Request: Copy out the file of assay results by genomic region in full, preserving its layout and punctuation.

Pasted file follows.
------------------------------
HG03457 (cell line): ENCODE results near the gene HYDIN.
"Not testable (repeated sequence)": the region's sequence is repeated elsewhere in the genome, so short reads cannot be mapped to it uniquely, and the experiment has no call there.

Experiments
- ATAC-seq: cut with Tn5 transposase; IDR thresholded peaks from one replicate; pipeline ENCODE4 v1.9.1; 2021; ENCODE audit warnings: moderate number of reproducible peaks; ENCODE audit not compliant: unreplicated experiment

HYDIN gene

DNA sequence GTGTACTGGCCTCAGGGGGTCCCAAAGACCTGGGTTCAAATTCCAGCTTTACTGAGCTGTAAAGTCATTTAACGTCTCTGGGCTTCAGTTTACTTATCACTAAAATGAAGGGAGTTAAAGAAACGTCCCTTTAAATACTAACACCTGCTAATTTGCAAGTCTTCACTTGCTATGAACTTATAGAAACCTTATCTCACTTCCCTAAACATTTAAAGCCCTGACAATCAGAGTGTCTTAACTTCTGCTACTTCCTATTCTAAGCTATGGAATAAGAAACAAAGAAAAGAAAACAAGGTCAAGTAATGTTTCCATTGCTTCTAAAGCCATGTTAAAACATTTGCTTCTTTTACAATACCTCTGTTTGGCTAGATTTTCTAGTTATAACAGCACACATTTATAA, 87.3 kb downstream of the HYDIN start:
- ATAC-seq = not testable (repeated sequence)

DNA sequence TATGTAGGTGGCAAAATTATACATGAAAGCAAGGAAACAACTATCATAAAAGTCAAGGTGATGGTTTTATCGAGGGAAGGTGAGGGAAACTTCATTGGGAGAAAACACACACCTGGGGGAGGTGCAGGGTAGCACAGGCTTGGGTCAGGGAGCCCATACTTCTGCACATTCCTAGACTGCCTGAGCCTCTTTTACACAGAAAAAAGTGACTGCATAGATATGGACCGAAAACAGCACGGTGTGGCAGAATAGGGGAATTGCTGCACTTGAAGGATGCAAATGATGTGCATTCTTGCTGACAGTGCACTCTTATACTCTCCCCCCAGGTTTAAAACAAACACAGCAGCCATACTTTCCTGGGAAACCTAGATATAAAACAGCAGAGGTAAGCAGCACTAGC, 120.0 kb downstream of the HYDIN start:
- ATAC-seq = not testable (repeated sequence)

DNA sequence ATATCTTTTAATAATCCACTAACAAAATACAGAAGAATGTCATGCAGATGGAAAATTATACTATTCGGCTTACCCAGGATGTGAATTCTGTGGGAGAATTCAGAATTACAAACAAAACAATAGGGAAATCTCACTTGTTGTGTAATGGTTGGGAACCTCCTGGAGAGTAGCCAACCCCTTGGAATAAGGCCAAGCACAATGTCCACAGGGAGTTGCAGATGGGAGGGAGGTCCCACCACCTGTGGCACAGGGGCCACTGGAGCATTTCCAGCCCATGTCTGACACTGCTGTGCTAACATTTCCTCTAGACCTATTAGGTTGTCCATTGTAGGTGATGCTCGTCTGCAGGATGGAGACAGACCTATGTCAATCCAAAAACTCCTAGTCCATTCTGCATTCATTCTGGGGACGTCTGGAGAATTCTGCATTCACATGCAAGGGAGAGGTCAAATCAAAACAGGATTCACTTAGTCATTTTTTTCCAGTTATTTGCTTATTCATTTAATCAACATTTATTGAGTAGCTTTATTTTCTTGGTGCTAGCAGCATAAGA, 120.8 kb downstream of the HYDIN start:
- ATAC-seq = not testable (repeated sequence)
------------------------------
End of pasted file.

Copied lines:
HG03457 (cell line): ENCODE results near the gene HYDIN.
"Not testable (repeated sequence)": the region's sequence is repeated elsewhere in the genome, so short reads cannot be mapped to it uniquely, and the experiment has no call there.

Experiments
- ATAC-seq: cut with Tn5 transposase; IDR thresholded peaks from one replicate; pipeline ENCODE4 v1.9.1; 2021; ENCODE audit warnings: moderate number of reproducible peaks; ENCODE audit not compliant: unreplicated experiment

HYDIN gene

DNA sequence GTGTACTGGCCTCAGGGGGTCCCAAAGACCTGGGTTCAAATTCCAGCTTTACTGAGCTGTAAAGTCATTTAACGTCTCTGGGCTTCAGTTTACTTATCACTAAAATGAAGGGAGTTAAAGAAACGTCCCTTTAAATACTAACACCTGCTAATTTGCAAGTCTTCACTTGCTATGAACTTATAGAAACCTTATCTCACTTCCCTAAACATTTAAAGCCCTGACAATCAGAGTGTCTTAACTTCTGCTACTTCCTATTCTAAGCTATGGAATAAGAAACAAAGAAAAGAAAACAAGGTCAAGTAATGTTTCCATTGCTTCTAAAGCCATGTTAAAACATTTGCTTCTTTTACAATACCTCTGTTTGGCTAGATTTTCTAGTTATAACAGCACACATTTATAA, 87.3 kb downstream of the HYDIN start:
- ATAC-seq = not testable (repeated sequence)

DNA sequence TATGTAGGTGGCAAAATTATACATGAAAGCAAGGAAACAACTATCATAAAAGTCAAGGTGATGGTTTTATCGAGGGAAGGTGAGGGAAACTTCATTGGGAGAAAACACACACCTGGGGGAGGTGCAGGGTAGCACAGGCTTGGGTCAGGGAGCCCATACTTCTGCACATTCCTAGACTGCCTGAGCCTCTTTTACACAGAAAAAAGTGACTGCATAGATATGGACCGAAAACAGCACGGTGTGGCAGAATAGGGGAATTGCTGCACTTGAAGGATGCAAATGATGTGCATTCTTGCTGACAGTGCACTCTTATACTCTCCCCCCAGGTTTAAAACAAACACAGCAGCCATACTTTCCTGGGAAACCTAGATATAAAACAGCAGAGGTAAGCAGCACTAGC, 120.0 kb downstream of the HYDIN start:
- ATAC-seq = not testable (repeated sequence)

DNA sequence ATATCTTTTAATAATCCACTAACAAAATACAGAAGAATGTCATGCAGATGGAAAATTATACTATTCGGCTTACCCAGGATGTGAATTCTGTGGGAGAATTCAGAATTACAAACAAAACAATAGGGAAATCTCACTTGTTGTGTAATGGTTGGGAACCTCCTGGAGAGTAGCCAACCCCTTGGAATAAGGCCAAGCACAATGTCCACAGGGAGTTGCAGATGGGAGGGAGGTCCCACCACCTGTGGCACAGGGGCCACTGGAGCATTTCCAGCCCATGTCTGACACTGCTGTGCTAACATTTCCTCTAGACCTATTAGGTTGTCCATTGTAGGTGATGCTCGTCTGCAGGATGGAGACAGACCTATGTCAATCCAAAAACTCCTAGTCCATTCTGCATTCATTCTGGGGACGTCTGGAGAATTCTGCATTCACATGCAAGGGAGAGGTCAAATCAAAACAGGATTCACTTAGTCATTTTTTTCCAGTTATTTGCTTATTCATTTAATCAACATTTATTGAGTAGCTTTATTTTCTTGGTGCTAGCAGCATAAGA, 120.8 kb downstream of the HYDIN start:
- ATAC-seq = not testable (repeated sequence)